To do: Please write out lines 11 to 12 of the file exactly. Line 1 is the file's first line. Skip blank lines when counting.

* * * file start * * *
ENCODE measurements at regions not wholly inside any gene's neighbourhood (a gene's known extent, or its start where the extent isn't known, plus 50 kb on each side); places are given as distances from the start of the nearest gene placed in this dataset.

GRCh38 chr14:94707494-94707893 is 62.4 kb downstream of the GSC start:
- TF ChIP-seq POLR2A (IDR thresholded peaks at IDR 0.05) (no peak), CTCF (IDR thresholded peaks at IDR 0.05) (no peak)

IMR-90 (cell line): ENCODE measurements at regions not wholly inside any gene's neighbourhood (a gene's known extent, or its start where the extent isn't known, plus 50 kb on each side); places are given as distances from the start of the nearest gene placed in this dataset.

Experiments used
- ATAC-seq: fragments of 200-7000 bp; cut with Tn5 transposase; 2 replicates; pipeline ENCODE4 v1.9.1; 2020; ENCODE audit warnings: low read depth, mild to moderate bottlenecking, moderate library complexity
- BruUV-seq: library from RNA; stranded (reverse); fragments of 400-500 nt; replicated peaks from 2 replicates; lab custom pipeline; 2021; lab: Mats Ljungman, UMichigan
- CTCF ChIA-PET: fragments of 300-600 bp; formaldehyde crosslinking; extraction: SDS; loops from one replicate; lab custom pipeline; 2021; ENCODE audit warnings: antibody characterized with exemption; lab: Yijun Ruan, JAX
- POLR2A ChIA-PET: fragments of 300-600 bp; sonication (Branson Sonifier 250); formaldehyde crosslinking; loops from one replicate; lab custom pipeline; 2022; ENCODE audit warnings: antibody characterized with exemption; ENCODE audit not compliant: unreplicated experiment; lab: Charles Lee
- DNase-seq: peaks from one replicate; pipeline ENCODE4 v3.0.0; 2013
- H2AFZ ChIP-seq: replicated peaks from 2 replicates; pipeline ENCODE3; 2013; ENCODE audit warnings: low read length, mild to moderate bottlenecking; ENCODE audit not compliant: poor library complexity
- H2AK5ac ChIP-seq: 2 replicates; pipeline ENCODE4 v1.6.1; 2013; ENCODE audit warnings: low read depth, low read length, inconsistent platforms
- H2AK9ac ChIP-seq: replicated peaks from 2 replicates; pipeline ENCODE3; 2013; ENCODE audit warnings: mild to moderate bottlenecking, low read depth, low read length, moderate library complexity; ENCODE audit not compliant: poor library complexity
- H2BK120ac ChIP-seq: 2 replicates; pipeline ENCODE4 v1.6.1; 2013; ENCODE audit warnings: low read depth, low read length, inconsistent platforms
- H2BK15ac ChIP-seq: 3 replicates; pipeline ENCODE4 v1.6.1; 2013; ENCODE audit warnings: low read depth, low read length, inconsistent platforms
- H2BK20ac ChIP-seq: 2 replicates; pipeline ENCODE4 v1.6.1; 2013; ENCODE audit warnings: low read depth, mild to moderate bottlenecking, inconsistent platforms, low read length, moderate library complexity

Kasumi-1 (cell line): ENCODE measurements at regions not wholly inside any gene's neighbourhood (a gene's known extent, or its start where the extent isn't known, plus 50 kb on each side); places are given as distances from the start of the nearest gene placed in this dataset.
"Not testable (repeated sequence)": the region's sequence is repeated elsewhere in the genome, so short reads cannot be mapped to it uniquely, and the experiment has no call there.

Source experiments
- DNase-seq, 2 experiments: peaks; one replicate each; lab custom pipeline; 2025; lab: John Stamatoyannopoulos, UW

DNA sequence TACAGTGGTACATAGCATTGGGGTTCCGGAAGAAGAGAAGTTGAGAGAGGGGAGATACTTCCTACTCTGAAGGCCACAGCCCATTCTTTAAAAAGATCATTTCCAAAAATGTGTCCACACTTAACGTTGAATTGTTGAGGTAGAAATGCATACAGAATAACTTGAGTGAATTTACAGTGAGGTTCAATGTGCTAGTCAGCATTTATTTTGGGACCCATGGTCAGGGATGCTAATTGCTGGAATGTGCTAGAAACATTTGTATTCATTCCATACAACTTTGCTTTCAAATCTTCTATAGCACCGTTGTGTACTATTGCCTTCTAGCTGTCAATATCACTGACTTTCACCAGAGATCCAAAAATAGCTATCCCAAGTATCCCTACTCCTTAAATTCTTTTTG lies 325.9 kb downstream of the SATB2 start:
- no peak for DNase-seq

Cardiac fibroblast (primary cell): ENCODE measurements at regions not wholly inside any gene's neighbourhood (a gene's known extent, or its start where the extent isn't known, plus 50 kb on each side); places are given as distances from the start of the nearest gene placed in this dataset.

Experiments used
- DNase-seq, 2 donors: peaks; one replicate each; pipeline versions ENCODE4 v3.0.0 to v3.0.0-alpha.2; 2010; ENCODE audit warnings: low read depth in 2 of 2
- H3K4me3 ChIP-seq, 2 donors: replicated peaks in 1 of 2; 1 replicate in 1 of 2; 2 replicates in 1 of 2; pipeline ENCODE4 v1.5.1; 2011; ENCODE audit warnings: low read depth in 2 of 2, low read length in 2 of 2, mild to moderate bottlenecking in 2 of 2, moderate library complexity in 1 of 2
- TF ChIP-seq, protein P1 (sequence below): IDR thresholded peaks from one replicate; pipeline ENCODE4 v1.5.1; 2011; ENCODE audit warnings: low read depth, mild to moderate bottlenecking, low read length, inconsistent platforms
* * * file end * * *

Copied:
- H2AFZ ChIP-seq: replicated peaks from 2 replicates; pipeline ENCODE3; 2013; ENCODE audit warnings: low read length, mild to moderate bottlenecking; ENCODE audit not compliant: poor library complexity
- H2AK5ac ChIP-seq: 2 replicates; pipeline ENCODE4 v1.6.1; 2013; ENCODE audit warnings: low read depth, low read length, inconsistent platforms